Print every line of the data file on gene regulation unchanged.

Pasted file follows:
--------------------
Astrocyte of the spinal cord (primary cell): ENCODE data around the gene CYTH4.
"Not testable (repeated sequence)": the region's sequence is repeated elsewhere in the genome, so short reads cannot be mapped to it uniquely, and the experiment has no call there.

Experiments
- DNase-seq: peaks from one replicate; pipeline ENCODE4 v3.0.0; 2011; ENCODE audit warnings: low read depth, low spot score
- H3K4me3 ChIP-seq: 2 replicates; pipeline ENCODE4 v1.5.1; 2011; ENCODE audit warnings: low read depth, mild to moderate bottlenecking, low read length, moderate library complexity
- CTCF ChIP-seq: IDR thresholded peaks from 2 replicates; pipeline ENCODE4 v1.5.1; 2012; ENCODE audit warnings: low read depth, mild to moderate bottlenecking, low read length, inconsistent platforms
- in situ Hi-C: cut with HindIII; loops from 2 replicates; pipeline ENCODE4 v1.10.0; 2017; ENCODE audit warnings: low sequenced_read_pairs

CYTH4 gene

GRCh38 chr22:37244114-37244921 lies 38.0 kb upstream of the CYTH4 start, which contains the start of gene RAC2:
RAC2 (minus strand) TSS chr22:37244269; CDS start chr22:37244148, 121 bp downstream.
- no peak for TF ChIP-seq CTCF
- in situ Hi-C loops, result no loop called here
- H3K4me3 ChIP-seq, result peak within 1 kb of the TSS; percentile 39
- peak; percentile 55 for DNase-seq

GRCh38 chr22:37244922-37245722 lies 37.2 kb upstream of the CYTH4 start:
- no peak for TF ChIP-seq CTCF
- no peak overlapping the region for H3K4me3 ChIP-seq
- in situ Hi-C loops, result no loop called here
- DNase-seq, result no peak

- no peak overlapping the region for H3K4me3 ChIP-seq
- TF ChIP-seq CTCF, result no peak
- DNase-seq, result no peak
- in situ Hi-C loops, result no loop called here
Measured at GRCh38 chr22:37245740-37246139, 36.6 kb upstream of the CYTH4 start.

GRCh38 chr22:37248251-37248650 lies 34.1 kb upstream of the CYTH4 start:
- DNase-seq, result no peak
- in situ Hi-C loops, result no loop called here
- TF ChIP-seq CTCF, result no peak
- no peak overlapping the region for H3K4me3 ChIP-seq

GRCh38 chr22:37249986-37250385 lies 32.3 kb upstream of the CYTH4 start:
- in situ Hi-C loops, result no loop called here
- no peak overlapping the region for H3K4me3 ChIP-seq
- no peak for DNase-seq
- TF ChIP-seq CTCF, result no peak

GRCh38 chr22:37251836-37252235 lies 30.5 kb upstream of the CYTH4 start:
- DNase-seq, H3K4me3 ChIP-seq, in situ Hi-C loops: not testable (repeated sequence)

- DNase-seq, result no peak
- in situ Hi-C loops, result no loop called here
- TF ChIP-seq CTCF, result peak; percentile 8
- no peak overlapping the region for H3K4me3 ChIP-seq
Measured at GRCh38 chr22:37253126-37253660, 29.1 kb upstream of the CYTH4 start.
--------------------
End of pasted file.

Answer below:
Astrocyte of the spinal cord (primary cell): ENCODE data around the gene CYTH4.
"Not testable (repeated sequence)": the region's sequence is repeated elsewhere in the genome, so short reads cannot be mapped to it uniquely, and the experiment has no call there.

Experiments
- DNase-seq: peaks from one replicate; pipeline ENCODE4 v3.0.0; 2011; ENCODE audit warnings: low read depth, low spot score
- H3K4me3 ChIP-seq: 2 replicates; pipeline ENCODE4 v1.5.1; 2011; ENCODE audit warnings: low read depth, mild to moderate bottlenecking, low read length, moderate library complexity
- CTCF ChIP-seq: IDR thresholded peaks from 2 replicates; pipeline ENCODE4 v1.5.1; 2012; ENCODE audit warnings: low read depth, mild to moderate bottlenecking, low read length, inconsistent platforms
- in situ Hi-C: cut with HindIII; loops from 2 replicates; pipeline ENCODE4 v1.10.0; 2017; ENCODE audit warnings: low sequenced_read_pairs

CYTH4 gene

GRCh38 chr22:37244114-37244921 lies 38.0 kb upstream of the CYTH4 start, which contains the start of gene RAC2:
RAC2 (minus strand) TSS chr22:37244269; CDS start chr22:37244148, 121 bp downstream.
- no peak for TF ChIP-seq CTCF
- in situ Hi-C loops, result no loop called here
- H3K4me3 ChIP-seq, result peak within 1 kb of the TSS; percentile 39
- peak; percentile 55 for DNase-seq

GRCh38 chr22:37244922-37245722 lies 37.2 kb upstream of the CYTH4 start:
- no peak for TF ChIP-seq CTCF
- no peak overlapping the region for H3K4me3 ChIP-seq
- in situ Hi-C loops, result no loop called here
- DNase-seq, result no peak

- no peak overlapping the region for H3K4me3 ChIP-seq
- TF ChIP-seq CTCF, result no peak
- DNase-seq, result no peak
- in situ Hi-C loops, result no loop called here
Measured at GRCh38 chr22:37245740-37246139, 36.6 kb upstream of the CYTH4 start.

GRCh38 chr22:37248251-37248650 lies 34.1 kb upstream of the CYTH4 start:
- DNase-seq, result no peak
- in situ Hi-C loops, result no loop called here
- TF ChIP-seq CTCF, result no peak
- no peak overlapping the region for H3K4me3 ChIP-seq

GRCh38 chr22:37249986-37250385 lies 32.3 kb upstream of the CYTH4 start:
- in situ Hi-C loops, result no loop called here
- no peak overlapping the region for H3K4me3 ChIP-seq
- no peak for DNase-seq
- TF ChIP-seq CTCF, result no peak

GRCh38 chr22:37251836-37252235 lies 30.5 kb upstream of the CYTH4 start:
- DNase-seq, H3K4me3 ChIP-seq, in situ Hi-C loops: not testable (repeated sequence)

- DNase-seq, result no peak
- in situ Hi-C loops, result no loop called here
- TF ChIP-seq CTCF, result peak; percentile 8
- no peak overlapping the region for H3K4me3 ChIP-seq
Measured at GRCh38 chr22:37253126-37253660, 29.1 kb upstream of the CYTH4 start.